The US dollar started the week stronger across the board, yet pared losses against the commodity currencies into the European open. The Aussie (+0.32%), the Kiwi (+0.11%), Norwegian Krone (+0.14%), Swedish Krona (+0.04%) and the Loonie (+0.03%) reversed losses, as the WTI held support above the $50 handle.
Nikkei gained 0.29% as the preliminary manufacturing PMI in Japan hinted at faster activity in October, while the trade surplus printed a significantly better-than-expected result in September, 498.3 billion yen, versus 366.1 billion yen expected and -18.7 billion yen a month before. The yen gave a limited reaction however, trading at a 20 pips range of 103.82 – 104.00 in Tokyo. The failure to gain positive momentum sent the USDJPY slightly lower at the European open. We remain neutral on the lack of appetite on both directions.
The euro-yen remains below its 50 and 100-day moving averages (113.30), and could further extend losses to 112.60 (August double bottom) and 111.63 (Sep 25th low), given the broad based euro weakness post the ECB meeting.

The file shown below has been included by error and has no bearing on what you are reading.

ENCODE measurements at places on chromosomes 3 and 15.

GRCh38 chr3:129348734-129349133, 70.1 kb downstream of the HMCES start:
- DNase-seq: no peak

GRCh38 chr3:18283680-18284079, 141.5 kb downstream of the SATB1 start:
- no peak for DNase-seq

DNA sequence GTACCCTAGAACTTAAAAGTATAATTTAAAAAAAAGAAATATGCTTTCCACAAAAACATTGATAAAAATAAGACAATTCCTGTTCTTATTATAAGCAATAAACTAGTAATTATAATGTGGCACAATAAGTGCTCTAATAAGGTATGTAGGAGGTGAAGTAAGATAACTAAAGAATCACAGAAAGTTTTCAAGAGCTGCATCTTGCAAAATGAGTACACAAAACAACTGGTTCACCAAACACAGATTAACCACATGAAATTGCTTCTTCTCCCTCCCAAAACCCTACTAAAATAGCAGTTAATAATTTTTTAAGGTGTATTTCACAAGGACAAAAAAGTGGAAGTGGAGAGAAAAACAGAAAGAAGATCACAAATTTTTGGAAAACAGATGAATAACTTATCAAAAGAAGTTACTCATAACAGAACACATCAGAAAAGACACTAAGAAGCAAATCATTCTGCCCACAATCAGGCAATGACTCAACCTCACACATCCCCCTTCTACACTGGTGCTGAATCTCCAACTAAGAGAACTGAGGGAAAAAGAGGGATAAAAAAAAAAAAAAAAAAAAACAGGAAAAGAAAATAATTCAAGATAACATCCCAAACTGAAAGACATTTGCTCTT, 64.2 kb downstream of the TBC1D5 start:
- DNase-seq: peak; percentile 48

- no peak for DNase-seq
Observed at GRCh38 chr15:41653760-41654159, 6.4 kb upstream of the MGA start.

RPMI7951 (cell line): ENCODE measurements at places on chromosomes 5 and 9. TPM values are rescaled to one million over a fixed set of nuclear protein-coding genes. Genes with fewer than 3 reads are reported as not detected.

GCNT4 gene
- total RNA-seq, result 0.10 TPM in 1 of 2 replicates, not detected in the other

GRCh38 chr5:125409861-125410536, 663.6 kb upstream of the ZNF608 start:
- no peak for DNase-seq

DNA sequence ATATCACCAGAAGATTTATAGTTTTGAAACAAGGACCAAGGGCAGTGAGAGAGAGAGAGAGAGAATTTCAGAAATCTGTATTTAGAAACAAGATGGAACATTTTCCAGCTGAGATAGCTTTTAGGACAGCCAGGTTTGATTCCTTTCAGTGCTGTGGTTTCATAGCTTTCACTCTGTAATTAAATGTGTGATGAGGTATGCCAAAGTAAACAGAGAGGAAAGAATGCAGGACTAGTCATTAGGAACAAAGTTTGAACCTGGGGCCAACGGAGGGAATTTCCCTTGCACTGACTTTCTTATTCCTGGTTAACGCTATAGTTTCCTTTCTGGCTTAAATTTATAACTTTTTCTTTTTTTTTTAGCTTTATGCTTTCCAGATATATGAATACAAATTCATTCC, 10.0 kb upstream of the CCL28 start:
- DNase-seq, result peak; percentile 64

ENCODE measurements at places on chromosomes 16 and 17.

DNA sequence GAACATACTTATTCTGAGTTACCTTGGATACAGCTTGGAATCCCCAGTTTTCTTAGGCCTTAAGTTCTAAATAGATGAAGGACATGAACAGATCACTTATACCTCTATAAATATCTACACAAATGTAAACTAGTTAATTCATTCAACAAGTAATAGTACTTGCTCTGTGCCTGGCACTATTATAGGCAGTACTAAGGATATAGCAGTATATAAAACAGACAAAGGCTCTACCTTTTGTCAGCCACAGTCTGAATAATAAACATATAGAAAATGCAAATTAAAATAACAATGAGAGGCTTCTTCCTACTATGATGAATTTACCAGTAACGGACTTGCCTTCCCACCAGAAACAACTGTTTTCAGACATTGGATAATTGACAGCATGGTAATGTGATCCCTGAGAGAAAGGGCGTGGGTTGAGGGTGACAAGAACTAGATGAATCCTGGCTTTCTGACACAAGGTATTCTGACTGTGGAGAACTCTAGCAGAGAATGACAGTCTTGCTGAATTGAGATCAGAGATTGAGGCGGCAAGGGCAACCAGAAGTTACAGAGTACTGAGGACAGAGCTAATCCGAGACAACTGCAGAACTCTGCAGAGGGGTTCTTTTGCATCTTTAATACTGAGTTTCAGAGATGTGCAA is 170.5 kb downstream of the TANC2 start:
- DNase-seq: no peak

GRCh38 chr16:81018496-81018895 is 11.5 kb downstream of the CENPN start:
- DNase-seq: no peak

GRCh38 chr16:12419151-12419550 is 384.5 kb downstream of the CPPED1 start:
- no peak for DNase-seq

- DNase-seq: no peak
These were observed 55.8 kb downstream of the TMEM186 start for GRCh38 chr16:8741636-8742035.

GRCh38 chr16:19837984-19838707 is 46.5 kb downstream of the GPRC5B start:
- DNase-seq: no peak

Against the US dollar, the euro extended losses to 1.0860 and stepped into the oversold market as the 30-day RSI hit 25.9. A minor correction could be on the menu this week, yet clearly, the 1.10 handle is a good candidate for traders seeking to strengthen their euro short positions in the mid-term. Option barriers abound pre-1.10.
The UK’s banking sector will be under close watch this week as Britain’s major banks are due to report results this week, and expectations are mixed. Financials (+1.49%) are leading gains in London, although a challenging political environment, due to Brexit, could jeopardise any improvement in banks’ earnings.
According to a survey on Bloomberg;
Barclays (+0.90%): buy/hold/sell: 44%/ 44%/ 12%
RBS (-0.32%): buy/hold/sell: 12%/ 46%/ 42%
HSBC (+0.45%): buy/hold/sell: 19%/ 52%/ 29%
Standard Chartered (+0.95%): buy/hold/sell: 26%/ 33%/ 41%
Lloyds (+1.16%): buy/hold/sell: 43%/ 32%/ 25%
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